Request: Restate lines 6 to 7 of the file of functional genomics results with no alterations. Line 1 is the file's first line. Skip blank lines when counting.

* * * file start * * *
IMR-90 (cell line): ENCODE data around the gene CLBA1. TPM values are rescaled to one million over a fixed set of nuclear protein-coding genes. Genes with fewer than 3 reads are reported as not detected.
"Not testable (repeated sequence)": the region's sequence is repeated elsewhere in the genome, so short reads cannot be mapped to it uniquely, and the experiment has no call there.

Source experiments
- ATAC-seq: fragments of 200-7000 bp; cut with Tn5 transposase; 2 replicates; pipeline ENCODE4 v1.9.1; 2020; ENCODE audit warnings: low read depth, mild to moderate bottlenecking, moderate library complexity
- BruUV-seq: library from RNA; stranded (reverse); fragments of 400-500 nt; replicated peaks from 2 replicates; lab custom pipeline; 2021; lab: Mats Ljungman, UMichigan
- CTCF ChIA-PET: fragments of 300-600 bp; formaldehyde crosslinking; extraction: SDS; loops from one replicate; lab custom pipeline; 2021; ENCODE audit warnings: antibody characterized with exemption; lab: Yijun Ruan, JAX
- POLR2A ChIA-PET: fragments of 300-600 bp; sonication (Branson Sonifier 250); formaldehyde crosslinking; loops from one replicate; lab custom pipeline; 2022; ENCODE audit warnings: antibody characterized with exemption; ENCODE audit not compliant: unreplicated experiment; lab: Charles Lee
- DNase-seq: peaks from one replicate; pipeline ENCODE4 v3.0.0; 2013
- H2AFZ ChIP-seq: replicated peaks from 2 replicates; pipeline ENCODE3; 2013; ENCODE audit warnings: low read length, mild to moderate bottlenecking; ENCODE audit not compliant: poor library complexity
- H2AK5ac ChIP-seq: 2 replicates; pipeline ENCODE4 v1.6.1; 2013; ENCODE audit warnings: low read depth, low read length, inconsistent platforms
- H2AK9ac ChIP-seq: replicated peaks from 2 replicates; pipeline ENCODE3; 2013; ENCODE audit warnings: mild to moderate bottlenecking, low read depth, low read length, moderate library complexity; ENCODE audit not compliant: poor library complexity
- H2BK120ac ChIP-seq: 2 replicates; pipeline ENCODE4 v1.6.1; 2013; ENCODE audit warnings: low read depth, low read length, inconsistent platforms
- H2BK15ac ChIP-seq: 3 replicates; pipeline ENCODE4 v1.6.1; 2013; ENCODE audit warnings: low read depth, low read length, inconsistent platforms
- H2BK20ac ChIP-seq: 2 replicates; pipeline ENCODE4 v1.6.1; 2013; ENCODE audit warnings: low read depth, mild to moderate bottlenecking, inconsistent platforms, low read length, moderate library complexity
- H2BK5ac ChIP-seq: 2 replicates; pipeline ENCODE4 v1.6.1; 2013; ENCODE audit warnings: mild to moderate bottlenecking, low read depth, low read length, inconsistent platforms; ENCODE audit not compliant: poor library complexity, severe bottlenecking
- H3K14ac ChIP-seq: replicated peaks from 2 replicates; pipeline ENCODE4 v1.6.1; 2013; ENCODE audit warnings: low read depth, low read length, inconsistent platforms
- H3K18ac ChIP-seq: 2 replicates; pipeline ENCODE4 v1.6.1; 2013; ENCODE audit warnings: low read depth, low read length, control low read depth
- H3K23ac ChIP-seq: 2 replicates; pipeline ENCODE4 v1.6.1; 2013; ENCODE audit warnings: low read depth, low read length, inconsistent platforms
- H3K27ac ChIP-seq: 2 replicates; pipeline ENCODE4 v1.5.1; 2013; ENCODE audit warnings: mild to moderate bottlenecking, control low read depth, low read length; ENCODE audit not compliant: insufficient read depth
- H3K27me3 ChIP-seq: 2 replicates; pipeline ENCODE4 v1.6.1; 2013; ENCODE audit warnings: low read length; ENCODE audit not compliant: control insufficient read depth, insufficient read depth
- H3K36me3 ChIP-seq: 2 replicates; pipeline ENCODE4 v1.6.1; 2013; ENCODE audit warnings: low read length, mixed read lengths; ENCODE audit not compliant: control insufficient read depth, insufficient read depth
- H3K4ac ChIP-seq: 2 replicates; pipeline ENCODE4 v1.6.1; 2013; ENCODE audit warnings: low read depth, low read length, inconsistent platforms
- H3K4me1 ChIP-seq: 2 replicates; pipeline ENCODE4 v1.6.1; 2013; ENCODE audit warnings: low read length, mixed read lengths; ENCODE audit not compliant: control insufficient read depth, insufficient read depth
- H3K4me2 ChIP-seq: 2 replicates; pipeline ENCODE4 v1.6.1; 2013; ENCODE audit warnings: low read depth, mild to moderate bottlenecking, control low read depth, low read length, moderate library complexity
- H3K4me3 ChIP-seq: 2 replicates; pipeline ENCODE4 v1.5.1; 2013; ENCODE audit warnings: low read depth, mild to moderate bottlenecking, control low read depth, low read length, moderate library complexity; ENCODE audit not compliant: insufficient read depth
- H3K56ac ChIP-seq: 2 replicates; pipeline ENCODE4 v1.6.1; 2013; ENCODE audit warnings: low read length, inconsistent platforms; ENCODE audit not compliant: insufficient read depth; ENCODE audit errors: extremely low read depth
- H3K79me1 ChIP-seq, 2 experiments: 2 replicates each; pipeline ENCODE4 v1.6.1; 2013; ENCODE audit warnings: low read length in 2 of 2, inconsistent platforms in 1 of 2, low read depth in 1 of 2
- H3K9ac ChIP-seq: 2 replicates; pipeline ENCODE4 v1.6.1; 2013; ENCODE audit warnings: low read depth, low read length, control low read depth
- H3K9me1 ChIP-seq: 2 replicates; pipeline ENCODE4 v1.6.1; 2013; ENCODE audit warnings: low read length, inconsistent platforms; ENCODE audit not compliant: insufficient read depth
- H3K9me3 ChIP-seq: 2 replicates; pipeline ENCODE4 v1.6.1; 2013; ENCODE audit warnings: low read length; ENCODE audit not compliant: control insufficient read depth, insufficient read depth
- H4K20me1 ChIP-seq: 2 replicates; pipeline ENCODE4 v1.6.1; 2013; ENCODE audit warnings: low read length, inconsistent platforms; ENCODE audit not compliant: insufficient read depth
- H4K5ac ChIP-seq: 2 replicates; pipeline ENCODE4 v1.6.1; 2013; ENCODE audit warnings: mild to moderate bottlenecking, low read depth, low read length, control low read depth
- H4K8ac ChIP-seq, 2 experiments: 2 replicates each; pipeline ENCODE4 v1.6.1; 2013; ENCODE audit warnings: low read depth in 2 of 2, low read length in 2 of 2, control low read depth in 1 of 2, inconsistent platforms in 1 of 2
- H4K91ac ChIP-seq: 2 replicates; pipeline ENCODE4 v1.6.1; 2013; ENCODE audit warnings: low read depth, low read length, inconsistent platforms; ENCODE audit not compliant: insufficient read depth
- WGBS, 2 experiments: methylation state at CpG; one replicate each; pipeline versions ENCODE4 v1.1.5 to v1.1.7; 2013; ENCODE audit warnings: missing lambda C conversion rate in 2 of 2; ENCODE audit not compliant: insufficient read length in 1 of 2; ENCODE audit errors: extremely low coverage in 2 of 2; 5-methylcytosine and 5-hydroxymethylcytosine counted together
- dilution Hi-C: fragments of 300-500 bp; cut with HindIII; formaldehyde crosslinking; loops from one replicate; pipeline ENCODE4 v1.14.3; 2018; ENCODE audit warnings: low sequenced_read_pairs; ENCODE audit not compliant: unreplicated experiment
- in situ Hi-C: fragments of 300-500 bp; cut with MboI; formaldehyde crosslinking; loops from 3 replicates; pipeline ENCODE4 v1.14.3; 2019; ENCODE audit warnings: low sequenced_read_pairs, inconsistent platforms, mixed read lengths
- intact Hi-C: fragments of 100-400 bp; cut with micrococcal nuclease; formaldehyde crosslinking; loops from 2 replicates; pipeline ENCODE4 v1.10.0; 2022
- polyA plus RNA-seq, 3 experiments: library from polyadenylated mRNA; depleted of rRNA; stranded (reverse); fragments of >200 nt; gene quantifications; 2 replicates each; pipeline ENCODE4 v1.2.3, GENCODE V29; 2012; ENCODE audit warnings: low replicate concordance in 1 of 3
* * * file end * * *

- CTCF ChIA-PET: fragments of 300-600 bp; formaldehyde crosslinking; extraction: SDS; loops from one replicate; lab custom pipeline; 2021; ENCODE audit warnings: antibody characterized with exemption; lab: Yijun Ruan, JAX
- POLR2A ChIA-PET: fragments of 300-600 bp; sonication (Branson Sonifier 250); formaldehyde crosslinking; loops from one replicate; lab custom pipeline; 2022; ENCODE audit warnings: antibody characterized with exemption; ENCODE audit not compliant: unreplicated experiment; lab: Charles Lee